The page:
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Education Hardware

Raspberry Pi Reviewed, With an Initial Setup Guide 188

Posted by timothy
from the put-your-fruit-in-order dept.
jjslash writes "It has been six years in the making, with the original goal of the project intending to reignite computer programming in schools across the country. Despite those honorable intentions, the $35 ARM-based credit-card sized computer has captured the imagination of programmers, consumers and tinkerers alike, resulting in unprecedented demand for the product. Last month the first 10,000 credit-card sized computers were set to make their way to those who pre-ordered them back in February. TechSpot takes a look at the Pi Model B, covering the basic steps for setting up the computer, as well as basic post-installation tasks those first using it might encounter."
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Raspberry Pi Reviewed, With an Initial Setup Guide

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  • It's not really credit card sized. If it were it'd look like SELMA from Time Trax. It has two dimensions that correspond with a credit card, but it's a lot thicker. Not that I'm complaining, it's still amazingly small. I just think it's better described as "deck of cards sized" or "pack of cigarettes sized" or whatever.

  • User friendliness? (Score:5, Insightful)

    by Announcer (816755) on Friday May 04, 2012 @11:22PM (#39898869) Homepage

    My 2c worth:

    How about making it so that when it powers-up, it's ready to go, without having to set up a user account, etc... just create the image on the SD card, then have the Pi come up to a desktop environment with a few helpful links. One of them should be a user-friendly programming environment that's just a mouse-click away, containing a few useful and easily modified example programs. Make the language something better than BASIC, but just as easy-to-use/learn... "Think of the children".

  • by smi.james.th (1706780) on Saturday May 05, 2012 @01:25AM (#39899341)
    Most Mac users I know didn't even realise there Macs have a command line, over here it's more of a fashion accessory though.
  • by TheRaven64 (641858) on Saturday May 05, 2012 @04:06AM (#39899983) Journal
    Most of the Mac users I know have a PhD in computer science or engineering. Yay for selection bais...
  • by Bert64 (520050) <bert@sl[ ]dot.fi ... m ['ash' in gap]> on Saturday May 05, 2012 @09:37AM (#39901133) Homepage

    Not only that, but provide a foolproof way to roll back to the factory image...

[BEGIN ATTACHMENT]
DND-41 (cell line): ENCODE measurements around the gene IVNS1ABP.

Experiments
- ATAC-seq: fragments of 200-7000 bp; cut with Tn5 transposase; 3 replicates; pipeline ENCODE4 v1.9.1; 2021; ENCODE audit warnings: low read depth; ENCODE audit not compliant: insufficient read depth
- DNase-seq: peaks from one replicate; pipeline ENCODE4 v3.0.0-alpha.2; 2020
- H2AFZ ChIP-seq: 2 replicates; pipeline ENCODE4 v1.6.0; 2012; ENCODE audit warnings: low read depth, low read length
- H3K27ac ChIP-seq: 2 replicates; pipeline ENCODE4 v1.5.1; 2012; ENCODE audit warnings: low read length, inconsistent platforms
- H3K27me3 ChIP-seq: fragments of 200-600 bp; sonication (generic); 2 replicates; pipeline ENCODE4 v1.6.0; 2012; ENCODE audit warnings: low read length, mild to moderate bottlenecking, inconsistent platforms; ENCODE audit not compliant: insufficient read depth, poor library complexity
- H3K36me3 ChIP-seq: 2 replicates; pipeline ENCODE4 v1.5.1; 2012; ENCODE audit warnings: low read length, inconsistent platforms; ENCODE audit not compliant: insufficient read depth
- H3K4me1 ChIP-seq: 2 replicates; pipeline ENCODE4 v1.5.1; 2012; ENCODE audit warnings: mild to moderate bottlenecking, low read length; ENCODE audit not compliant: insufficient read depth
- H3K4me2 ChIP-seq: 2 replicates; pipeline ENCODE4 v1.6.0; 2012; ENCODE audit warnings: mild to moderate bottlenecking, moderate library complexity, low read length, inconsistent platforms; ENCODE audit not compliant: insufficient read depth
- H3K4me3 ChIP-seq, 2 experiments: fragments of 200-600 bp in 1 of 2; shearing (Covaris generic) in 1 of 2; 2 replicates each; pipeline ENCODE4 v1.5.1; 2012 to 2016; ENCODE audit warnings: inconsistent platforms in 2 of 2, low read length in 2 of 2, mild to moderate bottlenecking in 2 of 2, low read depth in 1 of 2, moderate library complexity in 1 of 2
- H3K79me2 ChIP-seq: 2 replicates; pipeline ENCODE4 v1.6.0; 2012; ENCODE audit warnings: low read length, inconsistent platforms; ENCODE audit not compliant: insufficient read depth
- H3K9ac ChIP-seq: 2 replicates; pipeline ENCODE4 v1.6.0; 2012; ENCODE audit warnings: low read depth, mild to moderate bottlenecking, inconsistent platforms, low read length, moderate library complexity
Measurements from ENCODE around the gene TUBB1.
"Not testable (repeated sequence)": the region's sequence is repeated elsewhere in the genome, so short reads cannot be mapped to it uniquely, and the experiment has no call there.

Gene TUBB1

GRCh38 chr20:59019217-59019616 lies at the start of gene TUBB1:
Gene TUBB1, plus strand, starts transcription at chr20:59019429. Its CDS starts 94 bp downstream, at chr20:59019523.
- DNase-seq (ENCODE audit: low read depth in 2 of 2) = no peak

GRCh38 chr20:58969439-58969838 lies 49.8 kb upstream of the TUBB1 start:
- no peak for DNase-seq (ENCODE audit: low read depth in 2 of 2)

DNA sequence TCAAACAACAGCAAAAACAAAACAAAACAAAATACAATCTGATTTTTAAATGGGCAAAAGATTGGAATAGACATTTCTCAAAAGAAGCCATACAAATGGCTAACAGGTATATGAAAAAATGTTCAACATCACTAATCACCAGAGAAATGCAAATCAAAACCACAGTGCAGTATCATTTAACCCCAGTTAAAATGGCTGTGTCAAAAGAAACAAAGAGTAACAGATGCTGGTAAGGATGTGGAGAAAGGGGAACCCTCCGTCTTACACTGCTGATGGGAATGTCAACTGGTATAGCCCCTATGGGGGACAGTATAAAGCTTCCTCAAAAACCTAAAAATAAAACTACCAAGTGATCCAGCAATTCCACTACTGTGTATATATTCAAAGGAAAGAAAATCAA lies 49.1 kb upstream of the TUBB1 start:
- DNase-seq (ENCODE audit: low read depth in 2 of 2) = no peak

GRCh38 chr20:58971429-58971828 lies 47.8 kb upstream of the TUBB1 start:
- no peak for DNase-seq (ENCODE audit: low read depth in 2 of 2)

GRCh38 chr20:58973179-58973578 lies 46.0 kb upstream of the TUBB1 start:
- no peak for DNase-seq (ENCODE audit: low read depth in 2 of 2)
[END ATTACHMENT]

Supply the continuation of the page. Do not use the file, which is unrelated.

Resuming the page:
If education is the goal, the ability to experiment with the system safe in the knowledge that you can't permanently damage it is very important...

    To give an example:

    When i started with computers, i had a Sinclair Spectrum... This machine, and some of the subsequent systems i had provided me a FAR superior introduction to computers than todays windows boxes for a number of reasons.

    1, this computer was mine and mine alone, my parents never used it and couldn't care less about it... i could experiment with it all i liked, by contrast had it been a shared family computer i would be scared of breaking it for fear of angering my parents and siblings.

    2, the computer came with a manual clearly laying out that whatever you do you can't break the machine via software, if you made it crash worse case you just hit reset and your back at the original basic prompt as if nothing had happened. by contrast, a windows system is very easy to break and could be quite complex, time consuming and expensive to fix afterwards. Knowing that you can't permanently break the system and that worst case you can perform a trivial reset procedure is VERY important, as it gives you (especially as a child) confidence to experiment with the system, and experimentation is the best way to learn.

    3, the computer came with a manual that gave programming examples and encouraged you to try things out, again safe in the knowledge that you couldn't break it... by contrast, windows actively discourages users from messing with the system, certain files are hidden by default, certain locations on the filesystem are considered off limits and display a warning (which is quite scary to inexperienced users) when you try to access them...

    4, the computer came with a built in programming language that was readily accessible and oriented at beginners and also came with lots of examples, providing a good way to ease people into it, i don't think windows even includes qbasic anymore and even when it did it was well hidden.. instead you have a few scripting languages that are not beginner friendly, are not located where a novice will find them and are not documented in the supplied paperwork...

    5, you got a paper manual... sure i would usually advocate electronic manuals because they are more environmentally friendly, searchable and easier to update.. BUT, for a novice having an electronic manual is a stumbling block - with zero computer knowledge, how will they know how to view the electronic manual?

    Hopefully if properly marketed and distributed, the raspberry pi can replicate much of what made the earlier computers so accessible to youngsters, and teach people to experiment with computers rather than to be fearful of them.

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